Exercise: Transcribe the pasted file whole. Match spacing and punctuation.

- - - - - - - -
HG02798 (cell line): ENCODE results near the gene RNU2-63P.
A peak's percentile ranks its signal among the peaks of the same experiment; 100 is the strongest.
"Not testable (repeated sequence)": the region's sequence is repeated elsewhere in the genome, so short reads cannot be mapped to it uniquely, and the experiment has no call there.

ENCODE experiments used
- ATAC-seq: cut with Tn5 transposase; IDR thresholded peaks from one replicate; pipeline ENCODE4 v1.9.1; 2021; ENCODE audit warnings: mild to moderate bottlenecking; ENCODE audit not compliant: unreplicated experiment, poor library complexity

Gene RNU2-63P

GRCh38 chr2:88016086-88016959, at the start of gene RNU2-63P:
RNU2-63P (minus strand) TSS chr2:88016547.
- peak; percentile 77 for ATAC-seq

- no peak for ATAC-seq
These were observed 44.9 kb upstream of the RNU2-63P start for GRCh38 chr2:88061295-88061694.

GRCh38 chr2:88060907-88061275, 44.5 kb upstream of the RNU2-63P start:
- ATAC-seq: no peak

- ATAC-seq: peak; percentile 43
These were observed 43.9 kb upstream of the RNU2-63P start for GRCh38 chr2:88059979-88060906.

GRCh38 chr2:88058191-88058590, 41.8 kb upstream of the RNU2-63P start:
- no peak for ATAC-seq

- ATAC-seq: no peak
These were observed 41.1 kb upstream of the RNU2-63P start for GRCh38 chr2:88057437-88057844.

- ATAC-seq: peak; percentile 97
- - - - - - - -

HG02798 (cell line): ENCODE results near the gene RNU2-63P.
A peak's percentile ranks its signal among the peaks of the same experiment; 100 is the strongest.
"Not testable (repeated sequence)": the region's sequence is repeated elsewhere in the genome, so short reads cannot be mapped to it uniquely, and the experiment has no call there.

ENCODE experiments used
- ATAC-seq: cut with Tn5 transposase; IDR thresholded peaks from one replicate; pipeline ENCODE4 v1.9.1; 2021; ENCODE audit warnings: mild to moderate bottlenecking; ENCODE audit not compliant: unreplicated experiment, poor library complexity

Gene RNU2-63P

GRCh38 chr2:88016086-88016959, at the start of gene RNU2-63P:
RNU2-63P (minus strand) TSS chr2:88016547.
- peak; percentile 77 for ATAC-seq

- no peak for ATAC-seq
These were observed 44.9 kb upstream of the RNU2-63P start for GRCh38 chr2:88061295-88061694.

GRCh38 chr2:88060907-88061275, 44.5 kb upstream of the RNU2-63P start:
- ATAC-seq: no peak

- ATAC-seq: peak; percentile 43
These were observed 43.9 kb upstream of the RNU2-63P start for GRCh38 chr2:88059979-88060906.

GRCh38 chr2:88058191-88058590, 41.8 kb upstream of the RNU2-63P start:
- no peak for ATAC-seq

- ATAC-seq: no peak
These were observed 41.1 kb upstream of the RNU2-63P start for GRCh38 chr2:88057437-88057844.

- ATAC-seq: peak; percentile 97